Erice & the Trapani Salt Pans: Day 11

Today we had travelled to a very ancient small town above the mountain. It was 700 meters above the sea. It was built before the Trojan war. The symbol of this small town is dove. The town had three entrances; it also surrounded by walls. The was built 3000 years ago. It also had 67 churches. The town was famous of corals. During the summer times, many people will put tables in the main square and sit together. There is a big castle in the town. It was built in 12 century, also used as prison in the 18th century. This castle was well preserved, placed on a cliff. It was founded in the Middle Age. But unfortunately, it was closed to the travelers. Near the castle, there is a garden which built by a noble in 18 century. In the garden, we can see a very beautiful land scape of a part of the Sicily. At the second doors, we see the ruins of the 67 towers which protect the town. When this town was under the control of the Spanish people in 16 century. The Spanish built a court to place soldiers in the town. There is a legend about the court. In that time a Spanish solider fell in love with a local woman. But the girl’s fiancé tried to stop them. So the solider killed the girl’s fiancé, and punished by hanging. When he got hung up, wind whispered and blew his red hood off. He became the ghost of that place, still remaining today. Then, we go to a local museum which recorded ancient tools in the town. We also took a picture at the empty place in front of the museum.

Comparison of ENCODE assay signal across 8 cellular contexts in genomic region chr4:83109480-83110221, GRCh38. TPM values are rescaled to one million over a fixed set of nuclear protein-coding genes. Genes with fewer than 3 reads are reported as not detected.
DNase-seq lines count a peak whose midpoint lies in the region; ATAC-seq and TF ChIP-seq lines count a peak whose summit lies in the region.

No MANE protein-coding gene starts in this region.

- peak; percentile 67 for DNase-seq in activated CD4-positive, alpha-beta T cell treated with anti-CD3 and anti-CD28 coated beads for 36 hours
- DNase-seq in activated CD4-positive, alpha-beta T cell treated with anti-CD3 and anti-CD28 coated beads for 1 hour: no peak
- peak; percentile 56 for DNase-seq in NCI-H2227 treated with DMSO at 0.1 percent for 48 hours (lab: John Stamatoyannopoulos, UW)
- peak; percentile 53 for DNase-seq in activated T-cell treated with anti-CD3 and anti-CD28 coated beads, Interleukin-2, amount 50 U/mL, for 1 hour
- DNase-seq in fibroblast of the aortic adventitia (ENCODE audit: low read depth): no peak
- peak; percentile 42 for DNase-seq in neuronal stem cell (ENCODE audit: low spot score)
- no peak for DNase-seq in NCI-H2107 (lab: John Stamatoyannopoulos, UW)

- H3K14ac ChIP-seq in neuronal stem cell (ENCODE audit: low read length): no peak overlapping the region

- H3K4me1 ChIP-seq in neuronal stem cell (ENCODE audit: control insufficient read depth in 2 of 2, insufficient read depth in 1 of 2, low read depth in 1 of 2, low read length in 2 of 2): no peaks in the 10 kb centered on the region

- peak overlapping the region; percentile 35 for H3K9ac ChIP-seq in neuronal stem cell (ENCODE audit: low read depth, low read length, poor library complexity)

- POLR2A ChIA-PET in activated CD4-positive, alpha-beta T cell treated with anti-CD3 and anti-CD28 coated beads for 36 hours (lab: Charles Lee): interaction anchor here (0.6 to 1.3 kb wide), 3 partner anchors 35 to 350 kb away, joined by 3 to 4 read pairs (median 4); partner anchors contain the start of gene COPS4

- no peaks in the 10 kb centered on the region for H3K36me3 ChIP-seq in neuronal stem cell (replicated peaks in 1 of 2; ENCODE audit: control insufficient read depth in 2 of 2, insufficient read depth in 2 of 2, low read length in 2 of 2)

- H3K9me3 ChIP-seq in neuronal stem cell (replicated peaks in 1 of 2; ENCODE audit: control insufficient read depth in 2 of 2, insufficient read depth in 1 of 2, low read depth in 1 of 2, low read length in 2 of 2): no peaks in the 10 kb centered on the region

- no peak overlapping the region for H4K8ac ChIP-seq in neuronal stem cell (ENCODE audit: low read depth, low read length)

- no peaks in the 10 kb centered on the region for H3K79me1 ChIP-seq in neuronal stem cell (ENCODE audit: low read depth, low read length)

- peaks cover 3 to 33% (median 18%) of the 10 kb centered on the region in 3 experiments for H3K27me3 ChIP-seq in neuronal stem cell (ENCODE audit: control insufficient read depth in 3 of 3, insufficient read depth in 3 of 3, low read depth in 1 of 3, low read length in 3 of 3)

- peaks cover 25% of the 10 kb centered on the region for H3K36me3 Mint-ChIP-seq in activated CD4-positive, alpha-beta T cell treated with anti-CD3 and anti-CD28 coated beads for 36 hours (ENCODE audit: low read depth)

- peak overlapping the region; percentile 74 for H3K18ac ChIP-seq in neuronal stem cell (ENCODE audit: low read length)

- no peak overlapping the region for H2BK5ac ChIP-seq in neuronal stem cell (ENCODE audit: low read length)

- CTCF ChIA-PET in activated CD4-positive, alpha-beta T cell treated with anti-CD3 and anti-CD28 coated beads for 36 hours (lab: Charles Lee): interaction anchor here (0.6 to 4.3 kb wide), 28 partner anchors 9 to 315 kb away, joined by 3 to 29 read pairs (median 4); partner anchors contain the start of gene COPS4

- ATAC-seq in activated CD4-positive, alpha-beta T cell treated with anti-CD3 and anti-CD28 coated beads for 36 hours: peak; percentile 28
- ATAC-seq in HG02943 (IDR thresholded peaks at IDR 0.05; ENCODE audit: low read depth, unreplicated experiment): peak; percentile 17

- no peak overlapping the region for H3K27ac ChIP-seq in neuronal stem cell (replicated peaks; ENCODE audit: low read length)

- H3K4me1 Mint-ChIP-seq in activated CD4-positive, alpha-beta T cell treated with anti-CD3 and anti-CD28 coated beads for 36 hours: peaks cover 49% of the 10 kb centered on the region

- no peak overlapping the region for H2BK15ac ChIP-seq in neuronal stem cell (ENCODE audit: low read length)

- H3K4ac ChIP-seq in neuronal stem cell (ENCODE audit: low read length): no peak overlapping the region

Ricardo Xie

In the afternoon, we visited the salt pan in Culcasi. This salt pan has a history of more than 600 years and follows the traditional producing procedure from 2000 years ago. Although some parts of the process have been improved by modern techniques, we could still have an idea about the original sea salt producing traditions by visiting the museum established by the sea pan. There are three key elements to make good sea salt: sunshine, wind, and seawater. Culcasi is the only producing area of sea salt in Sicily, because it takes advantage of its perfect climate and geographic location: the flat terrain welcomes wind four seasons a year; the bay connected to Mediterranean Sea provides plenty of clean seawater; the Mediterranean climate makes sure that the region can enjoy the consistent sunshine and dryness from April to September. The sea pan built up four pools with different depth and width. Workers use traditional pump to drain the sea water through these pools, and the concentration of salt keeps increasing in the process. In the summer, the scorching sunshine will dry out the last pool with highest concentration, and salts will appear. The salts made through this process have a better quality than mineral salts do because they contain trace elements from the sea and are healthier for people. Another interesting fact we learnt about the sea salt production in Sicily is that in ancient times, salts were tax free goods in Sicily but not in other parts of Europe, so many people smuggled salts to the mainland of Europe and made Sicily salt very famous.

Dehe Liu (Mark)

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